The fog that began to form over the sea at sunset moved inland as soon as it was dark, inundating the beach like a rising tide. Its long fingers slithered across the land like pale snakes, scaled walls and fences, then cascaded like a silent waterfall upon the grass before my feet. Terrified, I ran; the fog gave chase. Now moved to surging by the wind, it knocked on my door, begging to be let in. It then seeped through the door, insinuated itself into my room, and broke against the ramparts of my bed like ocean waves.
It is evening in Bangui, and the lights in every house in the village across the bay began to be lit, one by one, flickering like fireflies. The fog of the years comes unbidden, in waves no breakwater can break, in ripples that once begun cannot be stopped. The past comes, shrouded in a mist of memories so thick that anyone nursing a notion to die could just dive right into it and drown. I hear the lugubrious lowing of a foghorn; I remember my mother.
When morning comes, the same string of lights will go out, one after the other, all along the shore. It must have been exactly like that for Nanay, as the lights in her mind started switching off, giving out one by one.
The long slide to the befogging of Nanay’s mind was a protracted twilight that tarried and dillydallied like a truant child for as long as it could. When it came time to go, the greater light of day — of logic and reason, of judgment and memory — gave way to the lesser light of night—of befuddlement, of groping around a room that’s brightly lit and you’re not even blind.
What must it have been like, this shuttering of the skylight of the mind? It was as if she had been contemplating her own image in a never-ending series of mirrors, as if she had lost her bearings in a labyrinth and couldn’t find her way out. Perhaps her living in America for a time may be likened to an episode in an odyssey of sorts, a journey that brought her to the Land of the Lotus-eaters, where she partook of an ensorcelled ambrosial flower which caused her to lose her memories.
But there were magic moments of grace, when, out of the blue, a sudden shaft of blinding sunlight broke through the lowering skies. One evening as I was feeding her, she looked at me intently and said: “Ammoka. Sika ni Boy nga anakko nga ay-ayatek unay!” (I know you. You are my son Boy, whom I love so much!)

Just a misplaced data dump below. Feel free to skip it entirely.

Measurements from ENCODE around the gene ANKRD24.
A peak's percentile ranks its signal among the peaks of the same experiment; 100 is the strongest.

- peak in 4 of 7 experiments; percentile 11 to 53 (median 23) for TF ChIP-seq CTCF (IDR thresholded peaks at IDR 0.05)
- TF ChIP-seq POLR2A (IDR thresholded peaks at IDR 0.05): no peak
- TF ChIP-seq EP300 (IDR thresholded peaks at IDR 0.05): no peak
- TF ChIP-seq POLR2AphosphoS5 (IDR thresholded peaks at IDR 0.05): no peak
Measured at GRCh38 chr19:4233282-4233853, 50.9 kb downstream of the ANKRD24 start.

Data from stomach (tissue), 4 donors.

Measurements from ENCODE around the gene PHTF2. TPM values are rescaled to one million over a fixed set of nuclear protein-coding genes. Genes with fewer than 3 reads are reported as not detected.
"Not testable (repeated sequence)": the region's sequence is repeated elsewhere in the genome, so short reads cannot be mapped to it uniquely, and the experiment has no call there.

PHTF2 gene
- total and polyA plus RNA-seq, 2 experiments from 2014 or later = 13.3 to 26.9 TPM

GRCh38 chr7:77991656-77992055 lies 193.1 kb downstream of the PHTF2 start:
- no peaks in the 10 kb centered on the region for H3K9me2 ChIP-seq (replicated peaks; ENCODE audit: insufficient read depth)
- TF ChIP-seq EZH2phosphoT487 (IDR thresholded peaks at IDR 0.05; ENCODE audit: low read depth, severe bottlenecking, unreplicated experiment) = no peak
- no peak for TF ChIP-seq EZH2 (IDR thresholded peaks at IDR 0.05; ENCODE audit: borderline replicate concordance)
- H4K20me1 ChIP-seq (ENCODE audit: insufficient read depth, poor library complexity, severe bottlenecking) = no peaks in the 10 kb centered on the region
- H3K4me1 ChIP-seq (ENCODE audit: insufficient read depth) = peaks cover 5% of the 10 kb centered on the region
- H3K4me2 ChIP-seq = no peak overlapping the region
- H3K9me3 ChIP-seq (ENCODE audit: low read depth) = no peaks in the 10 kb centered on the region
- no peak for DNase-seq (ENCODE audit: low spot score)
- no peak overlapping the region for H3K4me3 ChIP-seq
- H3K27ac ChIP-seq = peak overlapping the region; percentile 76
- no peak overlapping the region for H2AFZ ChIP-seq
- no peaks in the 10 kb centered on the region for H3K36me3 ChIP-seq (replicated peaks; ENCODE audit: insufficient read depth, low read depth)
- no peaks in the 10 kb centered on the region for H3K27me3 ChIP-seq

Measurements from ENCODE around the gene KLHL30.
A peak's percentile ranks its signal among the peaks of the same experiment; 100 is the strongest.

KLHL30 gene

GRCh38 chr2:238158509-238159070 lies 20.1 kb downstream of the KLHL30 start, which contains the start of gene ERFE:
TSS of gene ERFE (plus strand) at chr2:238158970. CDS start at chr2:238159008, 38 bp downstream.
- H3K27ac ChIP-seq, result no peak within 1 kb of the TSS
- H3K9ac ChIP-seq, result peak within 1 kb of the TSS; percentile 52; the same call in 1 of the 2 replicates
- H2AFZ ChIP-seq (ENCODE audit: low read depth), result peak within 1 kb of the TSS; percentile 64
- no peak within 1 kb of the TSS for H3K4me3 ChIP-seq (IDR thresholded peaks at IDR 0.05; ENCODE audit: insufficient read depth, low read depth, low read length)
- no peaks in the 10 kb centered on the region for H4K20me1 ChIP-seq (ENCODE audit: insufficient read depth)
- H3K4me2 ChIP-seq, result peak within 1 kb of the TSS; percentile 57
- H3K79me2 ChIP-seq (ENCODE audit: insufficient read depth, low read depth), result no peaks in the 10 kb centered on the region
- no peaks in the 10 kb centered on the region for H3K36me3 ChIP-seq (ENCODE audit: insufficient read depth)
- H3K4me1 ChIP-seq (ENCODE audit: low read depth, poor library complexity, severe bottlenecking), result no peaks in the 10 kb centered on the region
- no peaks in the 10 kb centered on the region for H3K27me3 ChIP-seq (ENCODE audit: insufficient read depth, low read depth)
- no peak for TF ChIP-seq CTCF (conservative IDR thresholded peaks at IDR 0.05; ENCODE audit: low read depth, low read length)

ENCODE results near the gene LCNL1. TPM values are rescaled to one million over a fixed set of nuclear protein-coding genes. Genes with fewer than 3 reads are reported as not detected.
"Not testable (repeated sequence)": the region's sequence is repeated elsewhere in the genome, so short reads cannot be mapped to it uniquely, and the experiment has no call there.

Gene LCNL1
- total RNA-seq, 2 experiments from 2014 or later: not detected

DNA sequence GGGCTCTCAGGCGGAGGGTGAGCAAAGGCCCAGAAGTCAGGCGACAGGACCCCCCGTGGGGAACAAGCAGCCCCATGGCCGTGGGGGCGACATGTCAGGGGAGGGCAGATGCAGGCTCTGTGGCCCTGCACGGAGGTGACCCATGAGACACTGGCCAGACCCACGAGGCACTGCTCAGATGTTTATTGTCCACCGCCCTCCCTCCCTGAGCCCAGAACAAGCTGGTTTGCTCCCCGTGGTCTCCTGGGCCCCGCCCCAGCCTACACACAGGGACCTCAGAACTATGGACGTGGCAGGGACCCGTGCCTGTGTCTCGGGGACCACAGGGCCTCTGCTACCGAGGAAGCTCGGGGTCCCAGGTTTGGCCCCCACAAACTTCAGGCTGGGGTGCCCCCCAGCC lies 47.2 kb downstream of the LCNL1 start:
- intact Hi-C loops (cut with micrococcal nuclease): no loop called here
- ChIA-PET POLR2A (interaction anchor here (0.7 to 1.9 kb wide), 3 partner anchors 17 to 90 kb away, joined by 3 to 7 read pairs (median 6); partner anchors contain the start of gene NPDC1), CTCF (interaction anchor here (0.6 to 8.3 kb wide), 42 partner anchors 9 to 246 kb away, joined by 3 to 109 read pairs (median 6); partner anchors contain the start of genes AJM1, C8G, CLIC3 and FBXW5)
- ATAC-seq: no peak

I realized then that the lights of Love — that which is rumored to be stronger than death, to be more powerful than even cruel dementia — had been switched on in Nanay’s mind, tiny, varicolored harbor lights that blinked and guttered behind the shifting veils of fog and mist. Ineffable grief rose in my eyes and held, the tears seemingly undecided on what to do next, while elsewhere my heart just broke. But at last—how could I have avoided it?—my eyes overflowed with something briny which did not come from the sea, with something hot that burned like ice.
This was what it felt like for me, as I sat utterly helpless and desperate, as in a wake, watching the beautiful harbor lights die out in my mother’s mind. I was fogbound, unable to sail or navigate, unmoored but not moving. I was on dry land, yet I was drowning.
With all the faculties of my mind still intact, I simply cannot disremember that moment, when a door, by the amazing grace of God, opened wide, allowing me to hear Nanay affirm her love for me once more! She has been gone four years. I tried my best to forget her, over and over again, so assiduously I now remember her by rote.
The wonder of it all is that, even with all this fog swirling around me, I can still see Nanay, as clearly as if she were a red fish swimming in a clean, clear pool. I can still hear her luminous voice, flying over the waves like the seabirds that frequent Bangui Bay.
It is when it hurts that one learns. I am condemned to live with a clear mind, damned and doomed by the knowledge that I can never retrieve what I have lost — the one chance in all the time we were living together to tell Nanay I love her. In my younger years I was a fool, both for the things I did and did not do. This is one of those sins of omission for which I am sorry, every single day of my remaining life. Sometimes I hurt so much I can hardly bear it! And yet, what has this old fool learned?
Only this: that when I die, my first love, my mother, will be the last thing on my mind.
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Antonio Calipjo Go (firstname.lastname@example.org) is academic supervisor of Marian School of Quezon City.
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